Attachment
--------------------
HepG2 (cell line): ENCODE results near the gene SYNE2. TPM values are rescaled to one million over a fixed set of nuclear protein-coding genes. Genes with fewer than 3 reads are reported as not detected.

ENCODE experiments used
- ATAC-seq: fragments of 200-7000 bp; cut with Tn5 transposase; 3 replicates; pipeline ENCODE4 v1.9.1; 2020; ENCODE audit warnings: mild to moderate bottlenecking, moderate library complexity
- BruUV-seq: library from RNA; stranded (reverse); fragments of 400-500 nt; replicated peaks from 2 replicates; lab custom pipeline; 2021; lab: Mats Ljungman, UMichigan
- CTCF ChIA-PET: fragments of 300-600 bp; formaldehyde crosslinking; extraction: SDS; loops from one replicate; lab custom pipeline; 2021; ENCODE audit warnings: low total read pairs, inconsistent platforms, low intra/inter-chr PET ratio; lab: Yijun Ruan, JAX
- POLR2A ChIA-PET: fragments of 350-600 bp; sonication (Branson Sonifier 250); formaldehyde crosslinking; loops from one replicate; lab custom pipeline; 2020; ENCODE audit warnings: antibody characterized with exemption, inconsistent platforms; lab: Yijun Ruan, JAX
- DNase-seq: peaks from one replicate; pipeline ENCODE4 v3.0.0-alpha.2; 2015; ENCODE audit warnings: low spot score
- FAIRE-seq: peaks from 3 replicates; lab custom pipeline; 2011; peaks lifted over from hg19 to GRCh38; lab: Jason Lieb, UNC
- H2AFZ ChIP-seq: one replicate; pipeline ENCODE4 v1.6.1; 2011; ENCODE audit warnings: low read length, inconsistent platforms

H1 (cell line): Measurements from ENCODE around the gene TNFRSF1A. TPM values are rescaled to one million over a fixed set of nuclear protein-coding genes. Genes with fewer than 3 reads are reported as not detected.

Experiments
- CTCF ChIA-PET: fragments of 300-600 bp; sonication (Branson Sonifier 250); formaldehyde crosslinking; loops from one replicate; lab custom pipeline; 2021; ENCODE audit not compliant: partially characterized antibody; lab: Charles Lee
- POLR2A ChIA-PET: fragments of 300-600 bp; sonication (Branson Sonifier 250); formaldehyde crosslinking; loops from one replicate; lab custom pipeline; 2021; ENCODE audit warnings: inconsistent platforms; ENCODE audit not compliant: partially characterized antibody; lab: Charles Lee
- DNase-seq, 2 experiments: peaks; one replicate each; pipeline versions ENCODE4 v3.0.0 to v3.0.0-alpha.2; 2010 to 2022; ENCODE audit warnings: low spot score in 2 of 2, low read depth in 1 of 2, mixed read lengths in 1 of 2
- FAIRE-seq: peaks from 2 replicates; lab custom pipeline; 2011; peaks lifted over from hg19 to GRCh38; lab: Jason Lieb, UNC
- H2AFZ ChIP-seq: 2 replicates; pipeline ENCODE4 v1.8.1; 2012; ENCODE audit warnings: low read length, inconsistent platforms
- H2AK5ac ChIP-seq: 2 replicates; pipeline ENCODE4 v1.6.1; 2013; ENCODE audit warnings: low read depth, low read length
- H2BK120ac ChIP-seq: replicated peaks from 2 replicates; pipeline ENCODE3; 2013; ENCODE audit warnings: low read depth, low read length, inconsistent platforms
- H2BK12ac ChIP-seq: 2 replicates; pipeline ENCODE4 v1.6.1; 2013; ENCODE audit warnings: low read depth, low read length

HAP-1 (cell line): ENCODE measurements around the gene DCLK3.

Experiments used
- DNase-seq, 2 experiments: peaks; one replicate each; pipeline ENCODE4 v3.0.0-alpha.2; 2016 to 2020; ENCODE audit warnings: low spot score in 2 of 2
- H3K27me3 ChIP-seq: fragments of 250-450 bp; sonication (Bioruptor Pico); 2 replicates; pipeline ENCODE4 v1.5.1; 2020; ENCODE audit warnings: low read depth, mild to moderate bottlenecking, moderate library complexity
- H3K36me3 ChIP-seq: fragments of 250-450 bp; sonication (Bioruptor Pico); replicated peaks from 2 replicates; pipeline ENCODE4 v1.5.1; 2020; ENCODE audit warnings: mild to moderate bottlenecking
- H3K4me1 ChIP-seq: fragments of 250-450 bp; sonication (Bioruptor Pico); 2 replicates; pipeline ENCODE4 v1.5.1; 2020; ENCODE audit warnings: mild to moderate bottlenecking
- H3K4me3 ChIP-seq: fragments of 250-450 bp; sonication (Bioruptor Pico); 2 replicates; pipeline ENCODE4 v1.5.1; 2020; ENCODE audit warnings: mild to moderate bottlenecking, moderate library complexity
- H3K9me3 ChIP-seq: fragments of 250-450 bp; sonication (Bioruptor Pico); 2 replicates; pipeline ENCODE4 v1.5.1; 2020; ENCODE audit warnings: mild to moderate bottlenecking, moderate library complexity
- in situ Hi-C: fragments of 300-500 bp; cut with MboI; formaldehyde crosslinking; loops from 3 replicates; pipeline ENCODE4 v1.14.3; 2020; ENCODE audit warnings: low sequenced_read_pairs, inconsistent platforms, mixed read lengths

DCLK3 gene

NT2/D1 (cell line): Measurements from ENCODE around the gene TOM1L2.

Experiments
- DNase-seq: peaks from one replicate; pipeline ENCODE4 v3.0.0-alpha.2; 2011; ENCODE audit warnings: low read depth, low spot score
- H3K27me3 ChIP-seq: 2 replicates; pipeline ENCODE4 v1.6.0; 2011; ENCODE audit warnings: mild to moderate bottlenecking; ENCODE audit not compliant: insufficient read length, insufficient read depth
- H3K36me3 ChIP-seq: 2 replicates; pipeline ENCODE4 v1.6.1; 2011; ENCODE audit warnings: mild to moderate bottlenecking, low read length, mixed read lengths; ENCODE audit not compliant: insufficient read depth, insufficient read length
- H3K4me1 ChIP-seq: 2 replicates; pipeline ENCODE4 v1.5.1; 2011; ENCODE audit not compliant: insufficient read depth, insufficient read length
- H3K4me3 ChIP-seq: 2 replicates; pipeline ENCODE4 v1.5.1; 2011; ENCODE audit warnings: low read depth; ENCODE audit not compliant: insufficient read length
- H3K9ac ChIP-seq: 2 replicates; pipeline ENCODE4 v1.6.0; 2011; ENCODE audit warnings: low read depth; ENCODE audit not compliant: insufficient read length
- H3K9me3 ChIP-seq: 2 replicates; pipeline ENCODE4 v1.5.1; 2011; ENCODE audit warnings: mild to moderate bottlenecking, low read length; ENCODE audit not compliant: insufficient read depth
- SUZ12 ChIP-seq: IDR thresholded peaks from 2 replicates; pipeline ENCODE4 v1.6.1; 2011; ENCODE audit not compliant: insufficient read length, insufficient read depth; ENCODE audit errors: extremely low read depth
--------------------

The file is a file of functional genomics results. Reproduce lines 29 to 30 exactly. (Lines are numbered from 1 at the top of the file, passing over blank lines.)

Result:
DCLK3 gene

NT2/D1 (cell line): Measurements from ENCODE around the gene TOM1L2.